It was unclear how long it was going to take KD to make his final decision, though. He had so many meetings set up that it didn’t sound like he was going to get around to letting the world know where he would sign for at least a week once NBA free agency started. One Oklahoman report even suggested KD might hold off until July 9 to sign with a team, which would have meant nine days worth of speculation surrounding what he was ultimately going to do. But once free agency officially started, Wojnarowski revealed that July 4 looked like the day KD would make his announcement:

During the first few days of July, it was difficult to keep up with all of the KD news that was coming out. There were reports about how his initial meeting with the Thunder on July 1 "went well," according to ESPN sources. But there were also reports about how a subsequent meeting with the Warriors went "very well," which seemed to trump the earlier report about his OKC meeting:

There were other meetings with the teams listed above on July 2 and July 3, too. But after two days, it seemed like the Thunder and Warriors were leading the pack and had the best chances of signing KD to a deal. KD met with the Thunder for a second time on July 3 to conclude his scheduled free agency meetings:

And then, he stepped back from the process to weigh his options, with many reporters close to the situation—like ESPN’s Royce Young—reporting that he was close to picking either the Thunder or Warriors:

The stage was set for July 4 to be the day KD would announce his decision:

July 4 would end up being one of the most agonizing days in recent history for NBA fans, players, and reporters. When LeBron made his decision in 2010, there was a lot of hype surrounding it, but there was also a definitive day and time when everyone would be able to tune in and see which team LeBron was going to pick. The Decision would air at 9 p.m. on ESPN, and shortly thereafter, we would all know where LeBron was going to play the following season.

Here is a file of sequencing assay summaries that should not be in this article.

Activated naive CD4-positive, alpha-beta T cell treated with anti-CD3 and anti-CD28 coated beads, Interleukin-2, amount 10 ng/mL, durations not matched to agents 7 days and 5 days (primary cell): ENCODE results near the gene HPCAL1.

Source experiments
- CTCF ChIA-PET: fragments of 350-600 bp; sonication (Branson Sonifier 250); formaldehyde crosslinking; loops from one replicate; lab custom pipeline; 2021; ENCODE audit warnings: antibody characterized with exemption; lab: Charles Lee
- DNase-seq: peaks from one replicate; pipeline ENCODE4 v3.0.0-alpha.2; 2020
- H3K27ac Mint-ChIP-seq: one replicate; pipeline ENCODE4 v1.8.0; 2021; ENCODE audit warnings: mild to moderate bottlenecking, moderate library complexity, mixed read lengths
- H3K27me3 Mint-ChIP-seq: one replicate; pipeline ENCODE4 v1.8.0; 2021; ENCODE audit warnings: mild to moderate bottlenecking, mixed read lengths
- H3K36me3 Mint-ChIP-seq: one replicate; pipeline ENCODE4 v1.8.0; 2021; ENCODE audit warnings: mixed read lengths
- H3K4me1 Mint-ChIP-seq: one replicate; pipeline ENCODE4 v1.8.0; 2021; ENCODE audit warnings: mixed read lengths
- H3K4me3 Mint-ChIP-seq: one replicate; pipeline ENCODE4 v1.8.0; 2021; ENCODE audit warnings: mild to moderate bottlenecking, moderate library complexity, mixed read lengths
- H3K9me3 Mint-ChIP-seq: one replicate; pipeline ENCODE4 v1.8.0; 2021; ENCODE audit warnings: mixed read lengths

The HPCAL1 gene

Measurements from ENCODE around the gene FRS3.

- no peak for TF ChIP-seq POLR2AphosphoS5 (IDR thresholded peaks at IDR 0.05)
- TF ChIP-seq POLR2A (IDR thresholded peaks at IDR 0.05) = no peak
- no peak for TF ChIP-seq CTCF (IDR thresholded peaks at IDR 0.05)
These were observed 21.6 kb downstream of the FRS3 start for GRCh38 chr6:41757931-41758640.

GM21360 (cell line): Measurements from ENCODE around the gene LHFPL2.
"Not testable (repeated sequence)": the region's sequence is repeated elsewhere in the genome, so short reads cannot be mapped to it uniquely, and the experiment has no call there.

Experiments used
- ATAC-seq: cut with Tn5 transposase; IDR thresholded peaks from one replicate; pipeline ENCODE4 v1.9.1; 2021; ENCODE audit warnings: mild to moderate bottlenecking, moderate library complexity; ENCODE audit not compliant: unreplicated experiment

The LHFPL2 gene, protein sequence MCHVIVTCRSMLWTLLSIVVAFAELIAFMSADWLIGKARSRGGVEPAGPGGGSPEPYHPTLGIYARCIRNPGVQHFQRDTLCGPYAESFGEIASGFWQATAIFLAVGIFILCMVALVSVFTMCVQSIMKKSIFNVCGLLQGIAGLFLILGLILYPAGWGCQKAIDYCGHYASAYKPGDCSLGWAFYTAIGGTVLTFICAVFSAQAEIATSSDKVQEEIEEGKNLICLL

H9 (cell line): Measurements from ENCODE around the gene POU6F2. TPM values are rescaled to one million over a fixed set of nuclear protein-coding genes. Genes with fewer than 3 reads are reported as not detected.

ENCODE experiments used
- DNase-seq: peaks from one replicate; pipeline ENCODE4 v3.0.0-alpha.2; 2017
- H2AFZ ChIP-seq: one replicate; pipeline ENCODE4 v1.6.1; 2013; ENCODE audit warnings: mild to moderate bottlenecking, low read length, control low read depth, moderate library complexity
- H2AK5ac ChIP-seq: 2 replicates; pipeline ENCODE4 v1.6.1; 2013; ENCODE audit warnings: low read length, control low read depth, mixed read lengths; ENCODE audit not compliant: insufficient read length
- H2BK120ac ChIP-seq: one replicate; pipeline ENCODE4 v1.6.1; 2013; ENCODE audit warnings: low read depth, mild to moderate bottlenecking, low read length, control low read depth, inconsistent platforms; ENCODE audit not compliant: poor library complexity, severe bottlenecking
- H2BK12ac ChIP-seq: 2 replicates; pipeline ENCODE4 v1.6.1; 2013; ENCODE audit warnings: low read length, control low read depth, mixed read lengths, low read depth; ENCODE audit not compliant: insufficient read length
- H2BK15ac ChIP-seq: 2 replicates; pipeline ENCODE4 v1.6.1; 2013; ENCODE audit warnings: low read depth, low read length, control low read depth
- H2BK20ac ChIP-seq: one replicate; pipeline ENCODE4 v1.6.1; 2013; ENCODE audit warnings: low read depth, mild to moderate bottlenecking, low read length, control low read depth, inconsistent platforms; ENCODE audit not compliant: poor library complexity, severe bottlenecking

It wasn’t like that for KD. While most people suspected his decision was going to come down on July 4, KD himself hadn’t confirmed or denied the reports about it, and he also later admitted that when he woke up on July 4, he still hadn’t made a definitive decision as to which team he was going to sign with. So the world waited—and oddly enough, poked fun at KD’s old BlackPlanet page—while he mulled over the decision on the morning of July 4.

To KD’s credit, he didn’t keep us waiting for very long. At right around noon on July 4, KD took to Twitter for the second time in his NBA career to announce what he planned to do in free agency. But this time, it took more than 140 characters to get his message across. He tweeted out a link to a post he had written for The Players’ Tribune called "My Next Chapter":

And in the post, KD shared some stunning news: He was leaving the Thunder to join the Warriors.

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The news sent shock waves through the NBA community, and it ruined a lot of people’s Fourth of July. Thunder fans were obviously upset about the fact that KD was leaving the team, just six years after he had committed to OKC and told fans that he planned to stay there for a long, long time:

Other NBA fans were disappointed with KD’s decision as well. Many reacted to the news about KD signing with the Warriors by pointing out that there wouldn’t really even be a reason to play the 2016-17 NBA season since the result seemed like a foregone conclusion:

The words "Damn KD" started trending on Twitter:

And within just minutes of KD making his announcement, Stephen A. Smith was all over ESPN ripping him for it. He was one of many media members upset with the way KD’s free agency period ended:

NBA players also chimed in and seemed just as shocked as fans. It was surreal to see what some of them had to say:

In the end, not everyone had their days ruined. There were plenty of Warriors fans out there who were thrilled to hear about KD’s decision. Golden State was just a few weeks removed from blowing a 3-1 lead to lose to the Cavaliers in the 2016 NBA Finals. So KD signing with the Warriors was exactly what they needed at the time.

But for most people outside of the Bay Area, July 4, 2016—a day that should have been all about beer, burgers, and fireworks—was anything but a celebration. It was a shocking jolt to the system that proved the NBA was about to change dramatically during the following season. It was also a disappointing end to what seemed like a fun free agency period for KD.

It was basically everything that July 7, 2010 wasn’t. Back then, KD was just looking to work out a deal with as little fanfare as possible. But by 2016, that had all changed—and there were so many people who resented and still resent KD for it. And they're not going to forget about it anytime soon.